Company uses drones to regenerate burned forests
Flash Forest has 25 drones that are approximately 6 feet wide. They contain 16,000 capsules each and launch them at a rate of approximately 5 per second.
The Flash Forest Ontario company, which uses drones to plant trees, is testing this innovative method in areas of northern Ontario. x27;Alberta swept away by forest fires.
Cameron Jones, co-founder and CEO of the company, explains that they fly drones with software that maps the forest to identify places where they can't plant trees. These can be rivers, rocks or potential planting areas.
With drones at around 20 to 30 meters above sea level, capsules are launched and s sink into the ground.
“As soon as it rains on them, they swell up to four times their size, which means that x27; they retain water.
—Cameron Jones, CEO, Flash Forest
The capsules can therefore grow without additional help even if there is no more rain, because they are designed to store moisture and protect the seeds from drought, adds -il.
Flash Forest has 25 drones some 6 feet wide. Each drone contains 16,000 capsules which are launched at a rate of approximately five per second.
One of the advantages of drones is that they make it possible to plant in areas that are too dangerous for traditional planters.
According to Cameron Jones, the company is focusing on burnt areas in order to put focus on fighting climate change, but also because areas where tree planters normally sow are more difficult to reach due to debris and logs.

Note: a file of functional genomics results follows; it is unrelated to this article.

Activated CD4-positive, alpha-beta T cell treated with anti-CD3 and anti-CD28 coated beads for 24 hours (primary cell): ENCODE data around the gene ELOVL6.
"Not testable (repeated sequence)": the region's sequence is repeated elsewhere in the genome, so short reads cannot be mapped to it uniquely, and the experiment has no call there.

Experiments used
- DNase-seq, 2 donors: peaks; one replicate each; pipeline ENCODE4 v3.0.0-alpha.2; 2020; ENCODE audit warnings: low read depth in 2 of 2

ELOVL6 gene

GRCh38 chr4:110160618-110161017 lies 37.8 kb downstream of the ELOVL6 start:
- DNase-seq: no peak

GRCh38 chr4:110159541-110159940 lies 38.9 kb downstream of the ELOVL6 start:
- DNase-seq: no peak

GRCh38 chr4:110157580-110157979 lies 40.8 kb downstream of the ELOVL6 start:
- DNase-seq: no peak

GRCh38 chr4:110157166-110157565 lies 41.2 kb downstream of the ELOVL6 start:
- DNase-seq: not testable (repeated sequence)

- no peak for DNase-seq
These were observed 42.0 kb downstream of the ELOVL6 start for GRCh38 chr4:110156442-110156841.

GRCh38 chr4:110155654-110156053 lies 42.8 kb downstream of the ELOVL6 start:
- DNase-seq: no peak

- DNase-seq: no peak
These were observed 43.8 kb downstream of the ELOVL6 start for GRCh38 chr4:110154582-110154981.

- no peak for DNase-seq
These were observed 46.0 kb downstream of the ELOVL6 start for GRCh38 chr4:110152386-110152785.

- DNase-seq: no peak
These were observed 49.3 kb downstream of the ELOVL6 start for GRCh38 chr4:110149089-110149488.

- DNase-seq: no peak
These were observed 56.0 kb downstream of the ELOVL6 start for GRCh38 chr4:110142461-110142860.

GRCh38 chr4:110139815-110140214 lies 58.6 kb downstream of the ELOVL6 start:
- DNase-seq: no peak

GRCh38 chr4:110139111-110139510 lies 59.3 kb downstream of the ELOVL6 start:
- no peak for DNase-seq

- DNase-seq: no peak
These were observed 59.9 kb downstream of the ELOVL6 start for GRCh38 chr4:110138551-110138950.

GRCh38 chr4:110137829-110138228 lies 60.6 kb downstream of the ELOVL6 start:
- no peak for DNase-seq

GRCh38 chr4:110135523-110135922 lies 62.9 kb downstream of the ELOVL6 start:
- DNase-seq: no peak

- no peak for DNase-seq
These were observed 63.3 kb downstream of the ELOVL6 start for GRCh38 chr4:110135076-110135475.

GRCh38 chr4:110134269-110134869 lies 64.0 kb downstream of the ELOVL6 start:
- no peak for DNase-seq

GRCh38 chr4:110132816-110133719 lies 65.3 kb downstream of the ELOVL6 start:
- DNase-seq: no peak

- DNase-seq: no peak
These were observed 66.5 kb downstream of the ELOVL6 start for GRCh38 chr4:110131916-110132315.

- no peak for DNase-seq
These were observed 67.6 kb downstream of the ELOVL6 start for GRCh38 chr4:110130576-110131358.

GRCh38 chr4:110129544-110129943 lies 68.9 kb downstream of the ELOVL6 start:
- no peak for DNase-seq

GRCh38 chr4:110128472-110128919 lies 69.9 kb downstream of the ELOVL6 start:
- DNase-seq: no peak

Many wildfires are raging in Alberta
A conference to better managing forest fires
Aspen Dudzic, director of communications at the Alberta Forest Products Association, agrees.
According to her, drones provide the ability to access in places which are more difficult to reach in particular for security reasons.
“The risk is really high that a burned tree will break and fall on someone. There are also tripping hazards. This is a good example of a context where it makes sense to use a drone to reforest an area or help regenerate an area that has been burned.
—Aspen Dudzic, Alberta Forest Products Association
Ms. Dudzic believes, however, that it is too early to predict the impacts of this technology.
< p class="e-p">For now, she says, the few members who are exploring this method are just doing applied research and trying to get a sense of what might be effective here.
She planted some in the Horse River fire area in Fort McMurray. When we planted, it had been about five years and now seven [that the fire had burned]. At this point, there's a lot of undergrowth and vegetation to contend with, says Cameron Jones.
The drones have also been used in areas where there were forest fires last year. The company also finds that the bolls work best when planted incessantly.
Flash Forest wants to plant one million bolls next year, four million in two years and $16 million in three years, including some in Alberta.
By next spring, the company wants to produce 210,000 capsules a day and 1.5 million a day in about two years.
According to the Intergovernmental Panel on climate change, planting trees is the fastest and cheapest way to capture carbon dioxide.
The company has received grants from two government agencies . Emissions Reduction Alberta (ERA) donated $1.8 million in 2021 and Natural Resources Canada donated $1.35 million in October.
Flash Forest's high-tech solution can plant trees 10 times faster than traditional methods while dramatically reducing costs, reads a statement from Natural Resources Canada.
According to Justin Riemer, CEO of Emissions Reduction Alberta, ERA-funded projects are selected through a review process.
Alberta's Boreal Forests are an integral part of the fight against climate change, he says in an email. The province has significant business potential for reforestation of disturbed lands, he adds.
Greenhouse gas reductions are estimated at between 1,450 and 4,341 tonnes of ;equivalent in carbon dioxide in Alberta, can we read in the email.